Legislature(2003 - 2004)
01/26/2004 03:35 PM RES
* first hearing in first committee of referral
= bill was previously heard/scheduled
= bill was previously heard/scheduled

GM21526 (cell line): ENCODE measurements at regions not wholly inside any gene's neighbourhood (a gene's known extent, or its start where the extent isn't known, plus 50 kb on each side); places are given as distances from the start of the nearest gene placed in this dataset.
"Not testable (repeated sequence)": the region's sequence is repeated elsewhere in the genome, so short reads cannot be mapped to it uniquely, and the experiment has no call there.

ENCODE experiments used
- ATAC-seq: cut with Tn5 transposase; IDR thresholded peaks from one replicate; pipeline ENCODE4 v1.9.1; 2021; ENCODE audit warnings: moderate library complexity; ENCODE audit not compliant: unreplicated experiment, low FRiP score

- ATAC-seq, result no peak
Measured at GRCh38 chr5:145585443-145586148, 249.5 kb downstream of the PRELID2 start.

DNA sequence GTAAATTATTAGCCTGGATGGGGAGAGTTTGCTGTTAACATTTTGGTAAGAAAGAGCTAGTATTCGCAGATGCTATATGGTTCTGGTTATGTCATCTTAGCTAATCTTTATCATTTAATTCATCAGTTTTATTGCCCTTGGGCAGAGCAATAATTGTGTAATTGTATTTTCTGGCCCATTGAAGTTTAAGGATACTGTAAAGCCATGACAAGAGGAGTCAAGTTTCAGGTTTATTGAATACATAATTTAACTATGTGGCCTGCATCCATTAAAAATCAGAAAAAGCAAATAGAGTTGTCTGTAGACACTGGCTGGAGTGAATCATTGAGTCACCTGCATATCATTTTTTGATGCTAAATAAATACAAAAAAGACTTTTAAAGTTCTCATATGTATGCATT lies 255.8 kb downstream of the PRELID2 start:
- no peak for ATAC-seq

SB 271-NATURAL GAS DEVEL AUTHORITY PROJECTS CHAIR SCOTT OGAN, sponsor of SB 271, informed members that SB 271 expands the scope of the Alaska Natural Gas Development Authority [ANGDA, the "Authority"]. Currently the Authority has the scope to build an LNG line to Valdez, but if the scope were expanded to build to the border, the tax-free status of a state- owned pipeline could be taken advantage of. As chairman of the Energy Council, he reported that he attended meetings over the summer and spoke with people interested in hooking up to Alaska's line, possibly at the Canadian border. TransCanada Pipeline indicated a hook up of about 2 billion cubic feet (bcf) per day in their current capacity. SB 271 also asks ANGDA to evaluate private sector involvement in the planning, development, construction, and management of the operation of the gas transmission pipeline project. He said that philosophically he feels better about the private sector having more of a risk-taking role in this project, given the history of state-owned projects in the past; the more private sector money invested, the better. CHAIR OGAN told the committee that a cursory review with legislative attorney Jack Chenoweth indicated that state ownership with private sector investment wouldn't hurt the tax re-status. He said he doesn't feel SB 271 is mutually exclusive to one particular group; producers can take advantage of this and use the tax re-status. CHAIR OGAN noted that Senator Lincoln had joined the meeting at 3:40 p.m. SENATOR KIM ELTON asked if, in addition to the request for $2.15 million, the Authority would require more money. CHAIR OGAN responded that more money would probably be necessary to permit and plan a new pipeline route. Although the producers have done a fair amount of engineering work on the Alaskan Highway route, he doesn't suspect that much of that work will be shared. He stated that SB 271 does not currently have a fiscal note. SENATOR ELTON asked if, rather than changing the provisions of SB 241 [Approp: Natural Gas Development Authority], a fiscal note was anticipated [for SB 271]. CHAIR OGAN confirmed this to be so and said he didn't think it was appropriate to tack money onto SB 241, a bill that may or may not pass. MR. HAROLD HEINZE, CEO, ANGDA, testified that the proposed changes would expand the scope of ANDGA's feasibility study to include the highway project in addition to the LNG project to Valdez. The bill provides for an additional six months to address the project's feasibility and also evaluates the private sector's involvement in the project. He believes the Authority can be of value to the state by contributing to the success of any private sector project that's undertaken on behalf of North Slope gas. ANGDA also stands ready to work with any group on the LNG project. Both opportunities are very important, he said. CHAIR OGAN asked Mr. Heinze if he agreed that this approach was not mutually exclusive of one group over another. He also asked whether producers would be interested in this tax-free status. MR. HEINZE replied that this was a friendly approach. In looking at the Authority and how it provides for the benefit of all Alaskans, he felt that its ability to provide a business structure offering definite advantages over any commercial enterprise was very important in terms of commercializing North Slope gas. The associated tariffs are at the edge of commerciality and these efforts could probably reduce those tariffs by about one-third, which would make a significant difference in the economics and competitiveness of a project. The first 530 miles, whether it moves LNG or goes down the highway, shares a common route from the North Slope following the TAPS to Delta. One project continues down the highway while the other project continues down the Richardson Highway to Valdez. To the extent that both projects could share in the cost, building, and use of the 530 miles, offers tremendous potential for cost-reduction, tariff reduction, and better economics. Mr. Heinze said that there was nothing incompatible about this kind of approach. CHAIR OGAN said that earlier this year ANGDA was looking at building a much larger line to Delta; he asked what bcf capacity an LNG project would require per day. 3:49 p.m. MR. HEINZE replied that at the end of last year, the ABC [a big capacity] line was proposed with the idea that, depending on the timing of the highway project, there would be six months to look at what could be done to move ANGDA's project forward and still provide the best opportunities for further uptake of gas off the North Slope. With a 36- or a 48-inch pipe and the proper design modifications, facilitation of production and transportation off the North Slope could be at least twice as big. The Authority initially looked at a 36-inch design, carrying up to 3 bcf per day. The initials were 2 bcf per day but expandable to 3 [bcf]. This kind of project implies reserves of 15 to 20 trillion cubic feet. The producer described line was initially 4.5 bcf per day, described at times as a 48-inch line or bigger. The implied reserve is 35 trillion cubic feet (tcf). For instance, two 48-inch pipelines could handle about 10.5 trillion cubic feet per day, with the implied resource being about 75 trillion cubic feet. Mr. Heinze said there was some advantage to building the 530 miles, if not bigger than needed, at least with the ability to be easily expanded so it could have a high capacity for the future. CHAIR OGAN asked how much gas the LNG plant anticipated using, in bcf per day. MR. HEINZE responded that the proposed LNG project was based on 2 bcf per day. By adding compression, this could be expanded to 3 bcf per day. He said the producers' proposal was similar to MidAmerican's; their project would be designed initially for 4.5 bcf per day, and with the addition of compression, it could be expanded to 6 bcf per day. In both cases, expansion is dependent upon market availability. CHAIR OGAN suggested that the committee consider the effect that the drawdown of gas would have on the North Slope's production of oil. He said efforts would be made to get the anticipated report by the Alaska Oil and Gas Conservation Commission [AOGCC]. Large quantities of gas are being addressed, and if it comes from Prudhoe Bay, there is a significant loss of revenue to the state because oil is worth much more than gas. The AOGCC has the authority to regulate the waste of hydrocarbons, but not economic waste, which is more of a DNR function. He mentioned being mindful of not producing so much gas for export from the North Slope that it would offset long-term revenues. He asked if ANGDA was planning to export to the Lower 48. MR. HEINZE responded that the market would include the West Coast of the U.S. and that projections of the LNG needs of the U.S. grow dramatically over the next decade, from 2010 to 2020. Also, Japan, Taiwan, and Korea represent substantially good markets with an interest in North Slope gas, so those markets would be pursued. He said he didn't know how the 4.5 bcf would penetrate the Lower 48 market. CHAIR OGAN said that every analyst who has talked with the Energy Council has factored in the natural gas pipeline down the highway as a basic assumption. Even with the 4.5 coming down the highway, America will be [importing] 11 to 20 percent of its energy needs in LNG by 2020. He said that although there is a demand, site-permitting will be a big hurdle. He said he was glad ANGDA is supportive and that [SB 271] dovetails with what ANGDA is trying to do. SENATOR GEORGIANNA LINCOLN referred to Section 4 and asked how many plans ANGDA was envisioning and what the effect would be on the request for $2.15 million. MR. HEINZE referred to Section 4, and told the committee that the addition of private sector evaluation wouldn't be adding to ANGDA's work. He referred to the twelve items delineated in Section 4 as constituting a "feasibility study." He said the intention was to produce one feasibility study by June 15, 2004, as required by law and also as required by pursuit of the LNG market, which is dynamic. He said ANGDA has asked for an additional $2.15 million of funding, of which probably 25 to 30 percent will involve the business structure of the Authority and would be applicable to almost any project. About $1.5 million involves questions that are project-specific, and adding another project would require money to provide for engineering design, cost estimates, project schedules, and so forth. In reference to going down the highway, he said that a lot of money that's needed would be determined by what is available to base the work on. Luckily, Yukon Pacific [YPC] has been forthcoming regarding the Valdez project, and monies are being spent in review rather than in new design. The producers have just spent over $100 million; he said he would like to do this more cheaply and thinks this is possible. MR. HEINZE continued that SB 241 provides for the $2.15 million as a supplement to this fiscal year's funding so that the work th can be finished by June 15. That money is not allocated for the next fiscal year. If SB 271 passes, because of the change in the timeline, he suggested that the funding be considered as FY05 funding and the second development plan be produced as required under this bill. CHAIR OGAN referred to Section 4, page 3, paragraph (12), noting that maybe a private sector entity would bring work that's already been done in the last 25 years, since the highway route has certainly been studied by producers and others who have proposed building the pipeline. He said he hoped someone would take advantage of this state-owned, tax-free opportunity by planning, building, and thereby bearing a lot of the costs. SENATOR ELTON asked if the supplemental $2.15 million went ahead on its own, and if the deadline was pushed back to January, 2005, could the fiscal impact of SB 271 be handled in the [FY]05 budget. MR. HEINZE said this was correct. He explained that a lot of information is available from Yukon Pacific on ANGDA's LNG project and that he didn't know what price tag to put on this, but it was worth well over 15 years, or $100 or $200 million worth of information. This information is not public but has been made available to ANGDA; contractors will need to verify that the information is reasonable. That's an incredible amount of work, and because of that, he said he preferred to stick with the funding and project schedule and to finish the feasibility study. He said he appreciates SB 271 and with the recent entry of a new applicant, different from the producer, it would be interesting to see if more information would be forthcoming in the next few months. SENATOR ELTON asked if the scope of the Authority's involvement expanded to include the highway route, was it anticipated that protocols would have to be worked out with DNR and DOR, now that applications have been received. He asked how ANGDA would work with those two departments. MR. HEINZE responded that the Authority would continue to work very closely with the departments. He explained that the Authority contributes to the state's effort by working on the feasibility of the "people's pipeline" to Valdez, the LNG export project, which is the will of the people. At the same time, the Authority has unique business structures that can be useful to the state. He said he is employed by the state's Department of Revenue, and works to ensure that the administration is aware of opportunities that ANGDA offers to lower the costs of projects. The supplemental funding request reveals that almost $0.5 million dollars is included to further study business structure issues because that's an absolutely crucial part of what ANGDA is doing. 4:07 p.m. SENATOR RALPH SEEKINS referred to a proposed bill that came out of the initiative on September 20, 2001, which states, "10. The permits necessary for an Alaskan gasline project have been pledged to the Alaska Natural Gas Development Authority, operating as a port authority, to facilitate the development of the project;" - he asked if this was still true. MR. HEINZE responded that Yukon Pacific would make anything deemed good and valuable available for purchase, and until that determination was made, everything could be examined; however, ownership is not acquired by looking. For example, if YPC holds an engineering design of the exact alignment of the pipe from Prudhoe Bay to Valdez, it might be a lot cheaper to purchase that rather than doing the detailed work to re-create it. Although the price is to be determined and negotiated, it will be for sale. Mr. Heinze said he thought this was a reasonable business structure at this point. SENATOR SEEKINS asked if the rights-of-way or permits had been priced. MR. HEINZE responded that money had been included in the supplemental request to have an expert advise on what was important and valuable, but that determination had not yet been made. As an agency of the state, ANGDA's right-of-way situation may be entirely different from that of a private company. SENATOR SEEKINS asked if it was in Yukon Pacific's best interest for ANGDA to build or propose their line on YPC's permitted right-of-way. MR. HEINZE replied that there was no doubt that YPC's cooperation "has a motive at the end of the day." SENATOR SEEKINS asked if YPC also holds right-of-way permits that go from Delta to the Canadian border. Mr. HEINZE said he understands that they do not. He said he believes there are other parties who are certified under federal legislation. CHAIR OGAN mentioned this was Foothills [Foothills Pipe Line Ltd.], acquired by TransCanada. SENATOR SEEKINS said he assumed that if MidAmerican [MidAmerican Energy Holdings Company] or the producers wanted to build this pipeline from Delta to the Canadian border, then if the Authority's scope was extended, it would need to be determined whether permits necessary for an Alaskan gas project to the Canadian border have been pledged to the Authority. He asked, if SB 271 passed, would there be the same pledge of cooperation from Foothills, or whoever owns that right-of-way. MR. HEINZE said no, the right-of-way permits and other things involved are not necessarily exclusive, but there is a time and cost advantage to dealing with those who have permits, rights of way, and so forth. The basic concept of right-of-way as embodied in both the federal and state Natural Gas Act is that people providing the service of delivering the public resource ought to be able to work through the system. He said it was practical to work with people who have already studied the problem and have some of the permits and permission necessary. SENATOR SEEKINS commented that there is something for sale here that is causing an economic vested interest in those who would influence which route of delivery of natural gas would take place. He noted that caution should be exercised to evaluate the reasons behind certain recommendations. CHAIR OGAN said that SB 271 addresses public and private partnership. The private sector, regarding the route down the highway, involves several companies that have researched this for 25 years, both the producers on the North Slope and those who proposed building pipelines 25 years ago. It is mutually beneficial. He said it was something to be entered into cautiously, with willingness to exercise due diligence. SENATOR SEEKINS recalled being on the governor's economic advisory committee on North Slope Natural Gas; the report produced for the state was the birth certificate for Yukon Pacific's looking to get that gas to market. He said the Legislature and Alaskans need to be flexible regarding how the gas gets to market because, "I don't know where the market is." He said if it was determined that a long-term and a beneficial market was in the Midwest, he would be more excited about the route through Canada benefiting people of Alaska versus gas that was liquefied and shipped elsewhere. He also suggested consideration of other spin-offs such as petrochemical possibilities and opportunities for employment from in-state processing of natural resources, not just the exportation. Senator Seekins said he wanted to make sure that options weren't being precluded and that the door was somewhat open to consider all avenues. CHAIR OGAN said that through the Energy Council, he's had the opportunity to have first-hand discussions with people interested in acquiring Alaska's gas. World experts have said, "We need all of Alaska's gas and more." He told the committee that he had the opportunity to tour TransCanada's control room in Alberta, and it was impressive, with pipelines running the east-to-west coast across Canada. Alberta is a major supplier of natural gas to the United States. Their equivalent of the AOGCC ordered 100 gas wells shut-in because it was hurting oil production; there are supply/demand problems. He said he would like to hear testimony from MidAmerican, TransCanada and the producers. SENATOR ELTON stated that SB 247 similarly adds to the scope of ANGDA's work, and asked if it made sense to add, under the purview of the Authority, any route "except for over-the-top." CHAIR OGAN responded that this is a major policy call, as it is a change in the voter initiative that said, "LNG to Valdez." He said in light of the new opportunities that were revealed last week and the applications under the Stranded Gas Act, this was an amazingly well-timed bill. SENATOR TOM WAGONER concurred that the desire was to streamline the process as much as possible and avoid duplication of effort. CHAIR OGAN suggested that competition among projects was good, and said that this was an exciting time to chair the Resources Committee. TAPE 04-3, SIDE B 4:25 p.m. SENATOR LINCOLN referred to [meeting of 9/10/03] when Deputy Commissioner Porter said, "There isn't enough gas to build two lines. The state should focus on passing the energy bill with the incentives to build a highway route pipeline. If more gas is found, then it would be appropriate to build the LNG line to Valdez or expand the pipeline or other alternatives." She asked for his response to questions that had been asked of him in a previous meeting [meeting of 1/21/04]. In response to CHAIR OGAN's question regarding relevancy, she said this was relevant because the Authority had produced development plans and she assumed that those plans were "all the routes." MR. STEVE PORTER, Deputy Commissioner, Department of Revenue (DOR), testified that the state believes that both the Stranded Gas Act and ANGDA are important to moving gas to market in order to benefit Alaskans. In September, they thought the most effective way was to move gas through Canada, and now there are two applications proposing to do that. Additionally, the state thought ANGDA would be a strong complement to that, possibly by moving LNG to Valdez, the Cook Inlet, or implementing other alternatives to benefit the state such as barging gas on rivers such as the Yukon to transport gas. SENATOR LINCOLN asked if his previous statement about focusing on the highway route had changed. DEPUTY COMMISSIONER PORTER replied that it hasn't changed; it's unknown if there is enough gas in known reserves today to simultaneously have a 4.5 bcf pipeline to the Lower 48 and a 2 bcf LNG project. Although exploration might find 20 - 30 additional tcf on the slope, making expansion and additional opportunities available, the September  testimony refers to a sequence, which is to build the major line first and then look at future expansion whereby the possibility of an LNG line might make sense as well. CHAIR OGAN said the issue of whether there's enough gas depends on which gas is accessed. If access is wide open, if there is a pipeline company whose business is trucking gas, and there is an open season allowing people with leases in areas other than Prudhoe Bay, then the gas resource expands tremendously. If Foothills gas and Point Thompson gas get to the pipeline first, then Prudhoe Bay gas can be used to enhance oil production. There is an inherent conflict - not a bad thing - and companies have different interests; if one group builds a pipeline, they want to sell their gas and aren't as interested in being a charitable organization to help others to sell their gas. The state has an interest in making sure that the right gas is there first to preserve the oil; that will be the topic of a future hearing. Chair Ogan said he thought there is more than enough gas if all the gas is utilized, especially gas that hasn't been explored. SENATOR SEEKINS asked Deputy Commissioner Porter if, when the state looks at potential markets for North Slope natural gas, it includes residential and commercial markets in the Anchorage Bowl and the Kenai Peninsula. DEPUTY COMMISSIONER PORTER responded that the state has done a limited amount of research on that issue and has encouraged ANGDA to look at what might be potential and appropriate uses of gas in the state; a more thorough analysis needs to be done. SENATOR SEEKINS referred to the demand and availability of natural gas for the Anchorage Bowl appears as a dwindling resource and that a lot of oil or coal will need to be imported to heat homes in the Anchorage Bowl in the not too distant future. He commented that there doesn't seem to be significant concern regarding those projections. DEPUTY COMMISSIONER PORTER asked for further clarification. SENATOR SEEKINS clarified that there is an eagerness to get the gas to market and convert it to cash. He said that the state is trying to authorize and encourage getting this natural resource to market to convert it to cash and he usually hears talk about either liquefying it, sending it to some unknown port in the Pacific Rim, or shipping it overland to the Lower 48. He asked, "What are we doing to provide for the markets from an in-state consumption and from an in-state value-added processing basis in the state?" DEPUTY COMMISSIONER PORTER replied that the state is looking at in-state gas benefits. One reason the governor opposed the over-the-top route is because it's seen as an exclusively financial deal, without in-state gas benefit. Once gas is brought down through the state, it provides for the opportunity to negotiate the contract - there are additional options for in- state gas. SENATOR SEEKINS said he wanted that response on record because what he hears from constituents is, "You're gonna sell it someplace else and my house is gonna go dark and cold." CHAIR OGAN said that 60 percent of the population of the state - the Anchorage Bowl, Mat-Su Valley and Kenai - has a serious shortage. Enstar projects that in four years it won't know where 15 percent of the gas will come from; in eight years that figure will rise to about 80 percent. They won't know what field their supply is coming from. That's not very much time, he added. SENATOR SEEKINS said he almost agrees with Senator Elton's comment, "any place except over-the-top," adding that he's after wherever there's cash and secondary benefits. SENATOR WAGONER said that one of the reasons for his bill [SB 247] was the continuation of existing industries, infrastructure, and jobs. He said that a shortage of gas from Enstar in the Anchorage Basin compounds problems on the [Kenai] Peninsula, which is part of the equation. SENATOR ELTON referred to the need under the application process for market reviews and referred to Deputy Commissioner Porter's earlier comment of allocating the review for Cook Inlet to the Authority. He asked, if SB 271 passes, if the state would interface with, or allocate responsibilities to the Authority. He said he couldn't imagine the state ceding authority under Stranded Gas to the Authority, and asked, "Do you see using them in any way, as you're reviewing the applications?" DEPUTY COMMISSIONER PORTER replied that the state sees using the Authority and is also interested in efforts not being duplicated. Both the state and the Authority need information regarding in-state gas use and it doesn't make sense to hire two contractors or to produce two reports; it makes sense to coordinate efforts. SENATOR ELTON asked if SB 271 would get in the way of duties that need to be accomplished under the Stranded Gas Act. He asked if Deputy Commissioner Porter viewed SB 271 as problematic or if he was in favor of SB 271. DEPUTY COMMISSIONER PORTER responded that the Authority's view, different from that of the Stranded Gas Act, sees whether there is an opportunity for the Authority to build a pipeline as a state entity rather than a private entity building a pipeline. He said the question was to determine the scope of the Authority - whether it should deal with the Alaska Highway line, a line to Valdez, a line to Cook Inlet. The governor's office has historically recommended that the Authority focus on Alaska issues - basically Prudhoe Bay to tidewater - and to look at in- state gas uses and the benefits that may arise from a gas line that goes to Canada and to the Lower 48. He said that is currently the easiest way to move forward. "Does that mean we're opposed to this?" He said it doesn't necessarily signify opposition or support of [SB 271], but things would coordinate better if ANGDA focused primarily on Alaska and on in-state uses. 4:44 p.m. CHAIR OGAN said it was important to look at how SB 271 interfaces with the Stranded Gas Act and that this is probably a topic of discussion the next time the bill is before the committee because the Stranded Gas Act allows the administration to negotiate with whoever applies for payment in lieu of taxes - on ad valorem taxes. SB 271 makes the pipeline basically tax- free because it is owned by the state. How are those two going to interface? Chair Ogan asked [Deputy Commissioner Porter] to think about this and perhaps to prepare something in writing when SB 271 comes up again. MR. LEONARD HERZOG, Assistant Attorney General, Oil, Gas & Mining Section, Department of Law (DOL), testified that he was available to answer questions. CHAIR OGAN suggested that DOL answer the same question that was just asked of DOR - that is, how SB 271 interfaces with the Stranded Gas Act, and whether there are conflicts. MR. HERZOG said he thought this would not be a legal problem, but rather would be a policy question for the administration and the Legislature to decide regarding how broadly to expand the initiative and ANGDA's responsibilities. CHAIR OGAN asked if there was any difficulty, specifically asking how it works if there is a tax-free entity, the state, owning the pipeline, and yet the Stranded Gas Act allows the assets to hit the ground as a payment in lieu of taxes. He asked if it was correct to assume that if the state owned the pipeline, those assets would not be taxed by local government. MR. HERZOG said that one example of things happening without real issues arising would be if the applicant, MidAmerican Energy, approached ANGDA and the state with an interest in building a pipeline, and also looked into taking advantage of some of the state's tax-free possibilities. He said there are ways that the proponents of the applications for stranded gas could approach the state and possibly work in that manner. ANGDA, specifically, was not contemplated by the Stranded Gas Act and doesn't have authority right now to deal with the applications in that manner. CHAIR OGAN asked if a deal was made with ANGDA whereby somebody built and operated a pipeline, would the equipment that hits the ground be subject to stranded gas negotiations whereas the pipe wouldn't be? MR. HERZOG said he thought ANGDA would be receptive to working with private entities that wanted to take advantage of the state's tax situation. SENATOR SEEKINS asked if the state owns the pipeline, is it subject to local property taxes. CHAIR OGAN said he didn't think so. SENATOR SEEKINS asked if it is partially owned by the state, is it subject to a pro-rata property tax, and what would happen, if the state were a partial owner, to taxability regarding the local political subdivisions along the route. MR. HERZOG responded that he was not prepared to give such tax counsel. CHAIR OGAN said it seemed to him that if the state owned the pipeline, the local governments couldn't tax the state entity, whether it's the LNG line, a pipeline to Canada or both. He wondered if there was a need to look at the Stranded Gas Act and amend it regarding making payment in lieu of taxes, to compensate local communities for state ownership of the pipeline. MR. HERZOG mentioned getting outside counsel as well as consulting with the attorneys in his office who work on the Stranded Gas Act before the next hearing. CHAIR OGAN asked if it was correct to assume that if ANGDA owned any gas line then it wouldn't be subject to local municipality taxation. MR. HEINZE replied that the law created through the initiative and the other realities is that the Authority's assets would not be taxable by local entities; this would be the property of the State of Alaska, because ANGDA is a public corporation of the state. He explained that this was similar to local entities not taxing the International Airport or other state-owned facilities. Recognizing that construction activity would impact local communities, ANGDA would, as a matter of policy, look for ways to produce something of value for the community. For example, if ANGDA was exempt from property taxes in Fairbanks, it might be reasonable to provide for the building of some sort of gas distribution system in that area, or some other facility that might be of great value to the community. Because the Authority is a nonprofit, with motives of public service, not profit, he drew an analogy to how AHFC [Alaska Housing Finance Corporation] uses its margin to help homebuyers throughout Alaska, saying that ANGDA would find ways to help communities that would be impacted. He said the focus on the tax issue was on the federal income tax, which in many cases constitutes 25 to 30 percent of the cost structure, and that ANGDA's intent is not to use savings in state taxes to any big advantage. CHAIR OGAN asked if anything mandated this in-kind payment in lieu of taxes. MR. HEINZE said that the board of directors has nothing personal to gain from this and there is no profit motive associated with the Authority. He said he was a state employee and the board he works for are members of the public and are appointed by the governor. As such, the broad structuring of the business is to gain the advantage for the people of Alaska. The right way for the people's pipeline to achieve that is to construct certain ancillary facilities of value in the communities along the way. The spur line into the Cook Inlet area and other projects are viewed as important opportunities to make that contribution very directly. CHAIR OGAN re-stated the question, asking if they are nice guys who are civic minded or if this was mandated. MR. HEINZE replied that [ANGDA] is as public-spirited as AHFC, and that if Chair Ogan felt the need for a mandate, then he probably ought to "lay a mandate on us." CHAIR OGAN said, "I think I got my answer." SENATOR SEEKINS said it appeared to him that every $1 that was part of that public corporation would be $1 held in trust for the people in Alaska and would be subject to legislative appropriation. As nice guys, they couldn't allocate money to help impacted communities unless it was legislatively appropriated. CHAIR OGAN said this was a good discussion and suggested that the question be put on the back burner for now. MR. NELS ANDERSON, Jr., testified via teleconference from Dillingham, saying that he was a lifelong resident of Alaska. He said he previously spoke [meeting of 1/21/04] in favor of SB 241. He said if SB 271 does not slow down the work of the ANGDA, it would be appreciated. As a member of the public, he was hoping to seize some of the gas at some point in time to convert it into energy in order to help lower the cost of energy. He clarified that he saw the gas from the North Slope as a potential source of energy that could bring down the cost of living and energize the salmon industry, which has suffered from low prices and fewer fish. He said low-cost energy, necessary to produce value-added products in the Bay, could be an important part of that strategy. MR. ANDERSON proposed an amendment, referring to page 3, Section 4, (10) of SB 271, and suggested that following the language, "a plan to maximize Alaska hire, including project labor agreements;" that the following be added: "including a work force development advisory council". He suggested this as a way to address criticism of the construction of the oil pipeline that very few rural Alaskans worked on that pipeline. Few rural Alaskans work at Alyeska, although the percentage rate has gone up. He said inclusion of this phrase would allow the development authority in the state to work closely with Native groups, unions, the state, and the Denali Commission to coordinate a plan to maximize Alaska hire. He urged the committee to expedite passage of SB 241 and SB 271. CHAIR OGAN said this was a laudable goal and he would like to look at ways to incorporate Alaskans in pipeline construction. He said timing was critical and if it looked like this was a sanctioned project then such language might kick in. He said he wasn't excited about creating another council or task force as a way to spend state money to study things. SENATOR SEEKINS suggested checking with the Commissioner of the Department of Labor & Workforce Development. CHAIR OGAN confirmed that this department addressed this issue, and thanked Mr. Anderson for his testimony. SENATOR ELTON pointed out that the language in SB 271, "(10) a plan to maximize Alaska hire" would automatically include workforce development issues, but he would check with the Department of Labor and contact Mr. Anderson. CHAIR OGAN asked if there was any further testimony. Hearing none, he adjourned the Senate Resources Standing Committee at 5:04 p.m.